The workers’ protest came at a time most pof the universities are screening and registering new students. Candidates offered admission for 2017/2018 academic session on the merit list that came for screening were chased out along their parents. The striking workers took over venues and disrupted the screening as they warned their colleagues and forced them to pack and leave the venues to avert major crisis.
Some universities in anticipation of the industrial action put on hold the screening of candidates but many from far were caught unprepared as they hurried out wondering what they had to do with sharing formula on the earned allowance.
At the University of Lagos, members of the three unions after a joint congress, staged protest on campus and rejected the allocation of N23, 220,335.15m out of N958,000,000m received by the institution.
Immediately after the joint congress, the union leaders and members marched on the library, Senate building, Bursary and service area to chase out members found in the office.
SSANU, NAAT and NASU UNILAG chairmen, Mr. Olugbenga Adenaya, Mr. Kehinde Ajibade and Suleiman Lawal respectively, marched their members to the main gate, staged protest and condemned the sharing formula adopted by the federal government.
Adenaya wondered why the federal government allocated just N22million out of N958million to the three non academic unions in UNILAG and vowed that the strike would continue until the government address skewed allocation.
He disclosed that the strike is not against the university management nor the academic staff but a fight against injustice and demanded for an explanation from government on how the N23billion sharing formula was skewed.
Two national officers of SSANU and NASU told The Education Report that the cash offices of universities were shut to prevent members from processing and paying EAA to academic staff.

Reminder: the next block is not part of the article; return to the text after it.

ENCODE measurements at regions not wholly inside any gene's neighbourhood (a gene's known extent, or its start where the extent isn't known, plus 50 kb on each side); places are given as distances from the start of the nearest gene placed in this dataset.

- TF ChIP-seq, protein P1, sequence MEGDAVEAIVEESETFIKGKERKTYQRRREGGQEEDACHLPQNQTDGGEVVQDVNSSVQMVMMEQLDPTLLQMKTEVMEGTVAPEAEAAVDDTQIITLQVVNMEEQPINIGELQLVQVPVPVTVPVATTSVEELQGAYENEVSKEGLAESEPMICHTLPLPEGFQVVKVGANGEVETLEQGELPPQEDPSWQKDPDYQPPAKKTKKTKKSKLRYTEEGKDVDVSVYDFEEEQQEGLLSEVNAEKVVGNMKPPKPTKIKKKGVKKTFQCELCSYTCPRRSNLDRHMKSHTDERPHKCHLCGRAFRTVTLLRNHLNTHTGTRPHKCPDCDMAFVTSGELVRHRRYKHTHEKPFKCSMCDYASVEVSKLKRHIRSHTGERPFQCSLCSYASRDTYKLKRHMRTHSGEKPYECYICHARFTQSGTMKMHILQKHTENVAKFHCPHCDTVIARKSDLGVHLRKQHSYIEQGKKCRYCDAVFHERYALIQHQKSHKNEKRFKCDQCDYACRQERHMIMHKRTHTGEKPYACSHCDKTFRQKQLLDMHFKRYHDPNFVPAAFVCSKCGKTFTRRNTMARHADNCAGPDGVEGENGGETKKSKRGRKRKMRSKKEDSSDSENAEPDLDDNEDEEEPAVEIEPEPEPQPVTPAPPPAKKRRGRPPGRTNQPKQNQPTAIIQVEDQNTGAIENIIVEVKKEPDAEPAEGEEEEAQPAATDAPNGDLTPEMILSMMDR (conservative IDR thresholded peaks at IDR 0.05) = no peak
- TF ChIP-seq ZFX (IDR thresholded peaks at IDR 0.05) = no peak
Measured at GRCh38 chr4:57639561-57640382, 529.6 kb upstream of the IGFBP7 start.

The Public Relations Officer of SSANU, Mr. Abdussobur Salaam, told Education Report that reports from universities revealed that members complied with Joint Action Committee (JAC) directive.
Salaam debunked the insinuations that state universities are not part of the strike adding that members at Olabisi Onabajo University and Lagos State University. SSANU LASU chairman, Saheed Oseni confirmed members have down tool and the strike monitoring went round to chase out staff from offices.
Salaam confirmed there was a template that government demanded from the four unions and was supposed to abide by it but did not.
He added: “As far as the template is concerned, if N23 billion was allocated, no less than N10 billion would have gone to non-teaching, while N13 billion would have gone to academic staff. That’s an approximation based on the fact that the first tranche of N30 billion was paid in 2013. In that first tranche, ASUU got about N18 billion while non teaching got about N12 billion.
“ASUU cannot claim monopoly of any money negotiated in a system simply because they discussed or negotiated it. In 2009, SSANU and other unions fought for arrears of monetization allowances. ASUU did not bat an eyelid. However, when the money was paid, the non-teaching unions did not claim monopoly of the money.
“Similarly, in 2013, the first tranche of N30 billion was paid owing to the struggle by the unions. At the end of the day, ASUU got the bigger share of 60 per cent while the non-teaching unions got 40 per cent. In fact, in 2013, in most universities, they pleaded that ASUU members should be paid Hazard Allowance, which was not part of what was initially negotiated for ASUU.”